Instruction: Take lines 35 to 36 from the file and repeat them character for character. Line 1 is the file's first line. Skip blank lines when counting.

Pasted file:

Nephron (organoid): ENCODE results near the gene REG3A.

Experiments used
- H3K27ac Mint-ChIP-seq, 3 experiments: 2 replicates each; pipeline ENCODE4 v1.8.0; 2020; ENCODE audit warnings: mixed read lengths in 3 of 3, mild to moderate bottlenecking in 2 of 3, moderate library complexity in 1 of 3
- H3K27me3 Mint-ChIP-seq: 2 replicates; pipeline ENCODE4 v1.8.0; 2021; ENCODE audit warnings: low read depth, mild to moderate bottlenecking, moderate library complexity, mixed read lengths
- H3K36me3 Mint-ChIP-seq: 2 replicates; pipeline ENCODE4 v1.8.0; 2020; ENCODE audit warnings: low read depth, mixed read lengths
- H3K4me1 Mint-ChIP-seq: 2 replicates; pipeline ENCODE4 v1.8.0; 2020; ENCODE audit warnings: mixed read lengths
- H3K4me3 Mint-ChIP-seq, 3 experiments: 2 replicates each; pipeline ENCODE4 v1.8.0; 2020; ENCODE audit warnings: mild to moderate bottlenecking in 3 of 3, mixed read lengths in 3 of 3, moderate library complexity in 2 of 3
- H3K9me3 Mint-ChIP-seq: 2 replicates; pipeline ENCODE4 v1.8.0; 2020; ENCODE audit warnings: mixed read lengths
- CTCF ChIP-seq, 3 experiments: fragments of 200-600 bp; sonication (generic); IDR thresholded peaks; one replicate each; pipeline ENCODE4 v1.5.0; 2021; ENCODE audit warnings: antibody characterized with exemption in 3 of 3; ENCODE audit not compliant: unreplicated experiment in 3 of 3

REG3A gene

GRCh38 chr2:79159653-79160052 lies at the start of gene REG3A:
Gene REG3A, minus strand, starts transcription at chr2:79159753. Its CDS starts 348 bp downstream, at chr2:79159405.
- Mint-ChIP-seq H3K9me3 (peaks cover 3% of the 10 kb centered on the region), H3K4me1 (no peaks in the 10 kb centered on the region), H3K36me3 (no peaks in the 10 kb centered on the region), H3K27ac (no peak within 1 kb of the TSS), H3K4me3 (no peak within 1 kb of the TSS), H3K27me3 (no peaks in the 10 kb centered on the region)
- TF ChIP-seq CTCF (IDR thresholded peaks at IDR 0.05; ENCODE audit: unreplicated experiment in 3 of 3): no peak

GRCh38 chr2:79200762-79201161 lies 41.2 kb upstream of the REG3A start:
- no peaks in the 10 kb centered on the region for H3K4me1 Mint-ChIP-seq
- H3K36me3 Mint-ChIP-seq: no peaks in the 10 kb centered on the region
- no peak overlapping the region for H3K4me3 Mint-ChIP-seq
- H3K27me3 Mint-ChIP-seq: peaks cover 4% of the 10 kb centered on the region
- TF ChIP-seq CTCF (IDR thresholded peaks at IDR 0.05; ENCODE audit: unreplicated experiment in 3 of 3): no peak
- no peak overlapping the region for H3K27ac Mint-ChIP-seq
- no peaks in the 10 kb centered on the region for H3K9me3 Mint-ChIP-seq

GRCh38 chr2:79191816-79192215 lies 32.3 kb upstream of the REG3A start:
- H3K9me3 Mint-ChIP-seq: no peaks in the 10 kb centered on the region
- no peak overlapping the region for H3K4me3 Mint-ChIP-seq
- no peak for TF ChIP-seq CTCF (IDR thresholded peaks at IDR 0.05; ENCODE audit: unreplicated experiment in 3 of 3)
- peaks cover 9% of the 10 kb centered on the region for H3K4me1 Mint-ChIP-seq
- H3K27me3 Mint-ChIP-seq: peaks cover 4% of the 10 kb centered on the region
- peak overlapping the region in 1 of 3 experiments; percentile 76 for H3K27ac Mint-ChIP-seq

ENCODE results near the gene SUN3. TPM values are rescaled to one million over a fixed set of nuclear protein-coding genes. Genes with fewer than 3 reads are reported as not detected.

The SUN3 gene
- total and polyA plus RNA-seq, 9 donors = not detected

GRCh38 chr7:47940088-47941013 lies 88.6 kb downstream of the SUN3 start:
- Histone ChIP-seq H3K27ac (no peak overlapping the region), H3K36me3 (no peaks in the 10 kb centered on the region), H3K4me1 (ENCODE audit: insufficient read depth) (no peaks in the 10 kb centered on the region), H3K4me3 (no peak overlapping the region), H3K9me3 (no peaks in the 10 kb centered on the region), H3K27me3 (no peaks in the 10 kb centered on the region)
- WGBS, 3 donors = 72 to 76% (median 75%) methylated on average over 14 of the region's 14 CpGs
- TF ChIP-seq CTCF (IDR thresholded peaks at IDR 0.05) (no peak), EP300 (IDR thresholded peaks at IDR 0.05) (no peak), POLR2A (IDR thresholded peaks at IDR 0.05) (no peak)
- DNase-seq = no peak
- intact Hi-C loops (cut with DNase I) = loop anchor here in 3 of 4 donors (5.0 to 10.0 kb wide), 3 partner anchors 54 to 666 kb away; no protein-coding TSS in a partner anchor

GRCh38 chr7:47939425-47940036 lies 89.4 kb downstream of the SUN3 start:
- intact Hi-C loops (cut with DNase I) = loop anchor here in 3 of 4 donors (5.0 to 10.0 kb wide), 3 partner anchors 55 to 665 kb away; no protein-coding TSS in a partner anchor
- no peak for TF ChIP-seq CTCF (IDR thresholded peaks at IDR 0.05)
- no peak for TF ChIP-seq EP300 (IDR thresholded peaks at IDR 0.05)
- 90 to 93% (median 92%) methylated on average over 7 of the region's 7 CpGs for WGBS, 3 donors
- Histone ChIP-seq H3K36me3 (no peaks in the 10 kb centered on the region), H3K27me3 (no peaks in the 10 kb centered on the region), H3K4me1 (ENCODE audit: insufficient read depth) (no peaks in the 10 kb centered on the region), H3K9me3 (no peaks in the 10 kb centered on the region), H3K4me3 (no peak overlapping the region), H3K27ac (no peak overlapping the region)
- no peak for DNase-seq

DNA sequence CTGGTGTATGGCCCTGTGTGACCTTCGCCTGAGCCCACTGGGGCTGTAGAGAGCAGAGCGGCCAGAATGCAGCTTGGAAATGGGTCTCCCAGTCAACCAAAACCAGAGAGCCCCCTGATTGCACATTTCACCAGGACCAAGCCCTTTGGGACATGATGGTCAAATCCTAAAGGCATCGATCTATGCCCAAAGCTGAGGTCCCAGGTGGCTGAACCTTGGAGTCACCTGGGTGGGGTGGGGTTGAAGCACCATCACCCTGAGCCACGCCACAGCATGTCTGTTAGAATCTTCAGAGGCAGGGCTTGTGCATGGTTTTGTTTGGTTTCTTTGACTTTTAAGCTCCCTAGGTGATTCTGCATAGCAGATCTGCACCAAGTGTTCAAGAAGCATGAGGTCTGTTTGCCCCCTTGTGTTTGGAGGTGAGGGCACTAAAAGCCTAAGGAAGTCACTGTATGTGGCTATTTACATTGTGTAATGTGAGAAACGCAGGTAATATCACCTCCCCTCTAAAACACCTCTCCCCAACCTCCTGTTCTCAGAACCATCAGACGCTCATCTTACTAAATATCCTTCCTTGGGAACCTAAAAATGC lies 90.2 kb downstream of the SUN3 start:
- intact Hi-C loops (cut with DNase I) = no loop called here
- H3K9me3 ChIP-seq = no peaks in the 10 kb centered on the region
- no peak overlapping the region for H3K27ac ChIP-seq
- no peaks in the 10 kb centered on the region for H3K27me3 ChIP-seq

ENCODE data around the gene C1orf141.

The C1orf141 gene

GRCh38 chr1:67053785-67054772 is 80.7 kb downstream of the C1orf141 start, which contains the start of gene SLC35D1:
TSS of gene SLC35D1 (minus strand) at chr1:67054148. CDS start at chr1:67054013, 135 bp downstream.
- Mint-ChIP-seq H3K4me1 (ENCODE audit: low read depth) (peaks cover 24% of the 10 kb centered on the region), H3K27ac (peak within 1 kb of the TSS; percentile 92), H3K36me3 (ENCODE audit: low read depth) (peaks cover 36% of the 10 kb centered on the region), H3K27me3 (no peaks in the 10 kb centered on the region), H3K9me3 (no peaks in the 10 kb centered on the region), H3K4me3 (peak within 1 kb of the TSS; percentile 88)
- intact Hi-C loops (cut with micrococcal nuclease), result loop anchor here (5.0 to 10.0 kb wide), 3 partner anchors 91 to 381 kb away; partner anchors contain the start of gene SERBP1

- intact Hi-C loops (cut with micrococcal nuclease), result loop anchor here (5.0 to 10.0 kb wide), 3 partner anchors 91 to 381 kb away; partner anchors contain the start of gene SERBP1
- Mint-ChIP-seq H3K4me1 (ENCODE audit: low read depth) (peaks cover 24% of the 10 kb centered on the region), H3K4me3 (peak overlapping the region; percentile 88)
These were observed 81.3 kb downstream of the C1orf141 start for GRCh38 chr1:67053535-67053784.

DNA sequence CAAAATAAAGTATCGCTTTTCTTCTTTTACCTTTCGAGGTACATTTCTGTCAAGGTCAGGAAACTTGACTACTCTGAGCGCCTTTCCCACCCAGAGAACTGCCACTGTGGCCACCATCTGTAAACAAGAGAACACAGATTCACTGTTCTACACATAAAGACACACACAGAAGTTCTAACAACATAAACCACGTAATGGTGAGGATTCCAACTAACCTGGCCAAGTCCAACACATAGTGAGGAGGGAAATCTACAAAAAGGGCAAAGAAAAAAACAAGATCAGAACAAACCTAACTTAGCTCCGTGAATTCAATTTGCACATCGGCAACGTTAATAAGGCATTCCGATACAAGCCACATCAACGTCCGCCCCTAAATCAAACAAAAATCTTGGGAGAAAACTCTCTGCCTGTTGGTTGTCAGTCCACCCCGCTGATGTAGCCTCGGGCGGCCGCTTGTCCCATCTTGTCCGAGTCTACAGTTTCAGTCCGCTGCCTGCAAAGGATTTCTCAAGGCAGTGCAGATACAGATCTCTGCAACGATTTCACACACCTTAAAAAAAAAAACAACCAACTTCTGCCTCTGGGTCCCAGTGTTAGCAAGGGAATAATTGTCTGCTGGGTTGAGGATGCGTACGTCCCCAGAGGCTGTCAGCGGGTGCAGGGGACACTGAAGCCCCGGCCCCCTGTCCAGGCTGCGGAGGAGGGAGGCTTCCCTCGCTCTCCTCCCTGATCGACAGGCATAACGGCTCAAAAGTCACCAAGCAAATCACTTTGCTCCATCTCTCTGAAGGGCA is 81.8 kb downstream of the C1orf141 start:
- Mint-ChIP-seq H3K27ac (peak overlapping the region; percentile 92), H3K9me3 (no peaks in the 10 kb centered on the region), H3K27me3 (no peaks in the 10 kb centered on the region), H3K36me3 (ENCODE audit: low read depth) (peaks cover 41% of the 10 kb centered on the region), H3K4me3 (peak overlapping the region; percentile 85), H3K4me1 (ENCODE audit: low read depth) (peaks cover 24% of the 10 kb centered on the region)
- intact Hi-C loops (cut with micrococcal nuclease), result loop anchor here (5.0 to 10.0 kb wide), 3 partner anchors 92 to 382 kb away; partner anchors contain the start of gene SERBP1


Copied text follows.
- WGBS, 3 donors = 72 to 76% (median 75%) methylated on average over 14 of the region's 14 CpGs
- TF ChIP-seq CTCF (IDR thresholded peaks at IDR 0.05) (no peak), EP300 (IDR thresholded peaks at IDR 0.05) (no peak), POLR2A (IDR thresholded peaks at IDR 0.05) (no peak)